Elvis' first single crowns rock's 50th anniversary
By Edna Gundersen, USA TODAY
On July 5, 1954, Elvis Presley stepped into Sun Studio in Memphis to record That's All Right, his first single. The event has been declared the birth date of rock 'n' roll by a host of commercial celebrators, from BMG, which controls his catalog, and Elvis Presley Enterprises to the Hard Rock Cafe and the Memphis Convention & Visitors' Bureau.
Rock's genesis has long been debated by critics, historians and pioneers themselves. But arguments that rock emerged from a marathon and not a moment, and that the July 5 birth date might be illegitimate, haven't stopped the golden anniversary hoopla.
Sun Studio plans to mark the 50th anniversary of rock on Monday with the largest-ever radio simulcast of a single. The storied Memphis studio will broadcast That's All Right from the control room to stations across the world via a live satellite feed. To observe the midlife milestone, BMG has released two DVD box sets and the CDs Elvis at Sun and 50 Years of Rock From Memphis. Other events and products are in the pipeline to salute rock's noisy arrival a half-century ago.
"Obviously, it's a pretty nuanced thing to stick a needle in the timeline and say it's the moment rock 'n' roll was birthed," says Alan Light, editor of music magazine Tracks. "There's never a definitive answer, partly because there's no simple, universal definition of rock to begin with. Is it an element of sound, an attitude, a chord progression? In terms of the popularization of rock 'n' roll, you can probably make a more cohesive argument for that Elvis session than anything else. If it's not the actual birth moment, it's certainly a moment that opened rock to a mass — read: mixed-race — audience."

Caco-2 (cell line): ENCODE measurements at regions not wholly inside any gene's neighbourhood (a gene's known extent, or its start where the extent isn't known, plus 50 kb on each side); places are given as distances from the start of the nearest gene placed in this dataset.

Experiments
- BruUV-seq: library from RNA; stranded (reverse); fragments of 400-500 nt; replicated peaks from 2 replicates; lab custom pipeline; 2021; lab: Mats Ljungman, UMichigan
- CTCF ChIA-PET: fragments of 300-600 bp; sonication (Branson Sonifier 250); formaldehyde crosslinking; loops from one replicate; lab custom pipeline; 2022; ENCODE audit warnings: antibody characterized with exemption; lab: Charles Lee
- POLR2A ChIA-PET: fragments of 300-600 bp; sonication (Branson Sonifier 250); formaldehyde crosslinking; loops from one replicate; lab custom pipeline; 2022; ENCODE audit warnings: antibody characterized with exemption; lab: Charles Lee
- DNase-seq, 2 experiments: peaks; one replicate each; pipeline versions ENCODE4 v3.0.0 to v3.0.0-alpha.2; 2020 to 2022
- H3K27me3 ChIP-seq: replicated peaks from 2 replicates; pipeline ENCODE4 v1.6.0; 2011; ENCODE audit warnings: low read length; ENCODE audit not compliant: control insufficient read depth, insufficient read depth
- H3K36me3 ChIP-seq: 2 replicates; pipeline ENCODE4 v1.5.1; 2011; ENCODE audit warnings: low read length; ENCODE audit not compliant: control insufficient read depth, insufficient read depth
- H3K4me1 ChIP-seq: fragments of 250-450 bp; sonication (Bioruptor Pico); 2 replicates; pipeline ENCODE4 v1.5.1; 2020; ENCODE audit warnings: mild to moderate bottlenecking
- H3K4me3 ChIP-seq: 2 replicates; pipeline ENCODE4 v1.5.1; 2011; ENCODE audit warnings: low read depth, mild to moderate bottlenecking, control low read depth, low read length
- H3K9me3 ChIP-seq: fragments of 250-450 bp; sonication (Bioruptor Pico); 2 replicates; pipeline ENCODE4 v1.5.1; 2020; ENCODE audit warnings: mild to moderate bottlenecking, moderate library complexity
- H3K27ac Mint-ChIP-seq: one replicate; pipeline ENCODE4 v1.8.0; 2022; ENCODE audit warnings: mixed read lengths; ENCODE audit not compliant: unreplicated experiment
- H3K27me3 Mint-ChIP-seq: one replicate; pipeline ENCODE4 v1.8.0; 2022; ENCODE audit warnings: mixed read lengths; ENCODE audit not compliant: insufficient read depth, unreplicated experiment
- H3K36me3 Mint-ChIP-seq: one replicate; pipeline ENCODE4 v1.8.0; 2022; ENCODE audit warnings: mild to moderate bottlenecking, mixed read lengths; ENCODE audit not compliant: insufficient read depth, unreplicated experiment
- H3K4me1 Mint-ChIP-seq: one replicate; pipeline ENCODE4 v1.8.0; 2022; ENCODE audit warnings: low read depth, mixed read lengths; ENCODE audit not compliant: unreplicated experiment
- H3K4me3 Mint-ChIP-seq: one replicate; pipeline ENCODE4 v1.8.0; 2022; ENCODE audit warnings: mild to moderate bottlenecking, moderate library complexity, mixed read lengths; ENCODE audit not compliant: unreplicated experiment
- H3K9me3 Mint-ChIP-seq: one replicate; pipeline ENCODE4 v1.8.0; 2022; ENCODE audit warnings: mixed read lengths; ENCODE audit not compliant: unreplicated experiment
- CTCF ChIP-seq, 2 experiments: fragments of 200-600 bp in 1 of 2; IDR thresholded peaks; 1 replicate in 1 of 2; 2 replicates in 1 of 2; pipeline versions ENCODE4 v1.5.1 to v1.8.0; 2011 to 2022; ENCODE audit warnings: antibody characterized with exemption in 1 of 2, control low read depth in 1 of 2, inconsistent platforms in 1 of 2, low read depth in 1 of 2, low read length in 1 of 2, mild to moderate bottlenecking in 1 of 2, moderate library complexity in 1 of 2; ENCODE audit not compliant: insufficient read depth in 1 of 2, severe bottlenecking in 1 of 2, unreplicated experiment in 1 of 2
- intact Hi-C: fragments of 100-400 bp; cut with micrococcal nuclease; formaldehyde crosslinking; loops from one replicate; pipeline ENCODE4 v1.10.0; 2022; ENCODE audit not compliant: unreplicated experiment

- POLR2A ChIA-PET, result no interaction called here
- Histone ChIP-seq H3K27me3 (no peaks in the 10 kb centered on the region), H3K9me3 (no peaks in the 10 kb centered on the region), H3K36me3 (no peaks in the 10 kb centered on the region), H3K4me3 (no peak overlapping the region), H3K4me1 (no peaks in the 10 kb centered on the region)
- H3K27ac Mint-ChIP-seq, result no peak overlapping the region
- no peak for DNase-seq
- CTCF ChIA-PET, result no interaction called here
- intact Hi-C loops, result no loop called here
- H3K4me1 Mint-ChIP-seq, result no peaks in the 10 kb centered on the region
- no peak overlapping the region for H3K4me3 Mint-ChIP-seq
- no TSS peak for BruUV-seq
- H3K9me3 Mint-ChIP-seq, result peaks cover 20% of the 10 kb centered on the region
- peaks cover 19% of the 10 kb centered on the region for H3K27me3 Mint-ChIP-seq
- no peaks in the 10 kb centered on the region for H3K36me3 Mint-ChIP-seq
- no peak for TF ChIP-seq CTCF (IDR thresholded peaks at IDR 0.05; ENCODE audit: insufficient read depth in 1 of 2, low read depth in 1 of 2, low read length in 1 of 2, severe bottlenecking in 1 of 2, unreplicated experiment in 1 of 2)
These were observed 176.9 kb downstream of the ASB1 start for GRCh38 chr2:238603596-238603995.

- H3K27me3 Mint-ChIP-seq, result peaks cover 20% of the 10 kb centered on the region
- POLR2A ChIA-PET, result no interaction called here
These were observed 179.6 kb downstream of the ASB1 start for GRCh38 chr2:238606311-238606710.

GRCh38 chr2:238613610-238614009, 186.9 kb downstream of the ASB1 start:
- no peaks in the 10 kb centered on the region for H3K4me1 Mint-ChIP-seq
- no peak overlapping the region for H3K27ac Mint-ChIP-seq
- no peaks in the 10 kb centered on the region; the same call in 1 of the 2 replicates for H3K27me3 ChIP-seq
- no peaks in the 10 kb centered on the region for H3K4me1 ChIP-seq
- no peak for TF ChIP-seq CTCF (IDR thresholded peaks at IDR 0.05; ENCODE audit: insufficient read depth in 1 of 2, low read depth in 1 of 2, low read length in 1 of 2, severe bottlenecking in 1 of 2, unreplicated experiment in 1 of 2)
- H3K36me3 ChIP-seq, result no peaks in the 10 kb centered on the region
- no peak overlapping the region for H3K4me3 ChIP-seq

To regard Presley as the only flashpoint of rock's origins tends to whitewash history and marginalize black figures, he says. Ignoring the rock elements of earlier records by Louis Jordan, "Big Boy" Crudup (the originator of That's All Right), Jackie Brenston and Big Joe Turner "means discounting the contributions and accomplishments of the black artists who preceded and inspired Elvis," Light says. Yet Presley, who was synthesizing styles rather than imitating hitmakers, galvanized a generation and "shouldn't take the blame for bigger cultural limitations."
Rock took shape, not in a single spontaneous blast, but through an evolutionary process of mutations.
"It's impossible to pin the birth of rock on one day or even one year," says Pete Howard, publisher of Ice magazine. "One could make a strong argument for the late '40s as well as the early '50s. It was a long, gradual process.
"July 5, 1954, is probably the best single date to settle on, even though it's like trying to pick the date live music began," he says. "We do it just for fun, because people love lists and anniversaries. If Elvis were alive, he'd probably argue for Wynonie Harris' Good Rockin' Tonight or Jackie Brenston's Rocket 88. But why not (that date)? Elvis took R&B and country and gospel and fused them into rock. And the arrival of rock is rivaled only by TV and movies for cultural impact on the 20th century."
Tardy or overstated, Presley's bequest to rock was substantial. That's All Right might also have been a civil rights catalyst.
When Presley recorded the song, "it wasn't just a gang of visionaries assembled together," says Dave Marsh, author of The Heart of Rock and Soul: The 1001 Greatest Singles Ever Made. "It wasn't even just the intermingling of 'black' and 'white' music; that had been going on for generations. Mainly, Elvis, Sam Phillips and the band decided — quite consciously, it seems to me — that they needed to bring forward the truth of that process, rather than pretending that things were separate-but-equal in music.
"Race-mingling has always been very dangerous in America, so it took courage to do what (they) did. But calling it the birth of rock 'n' roll shortchanges it. It was the birth of a new cultural integrity, in which the relations between black people and white people could be expressed more honestly, thus beautifully, than ever before."
related story: a few others could claim first: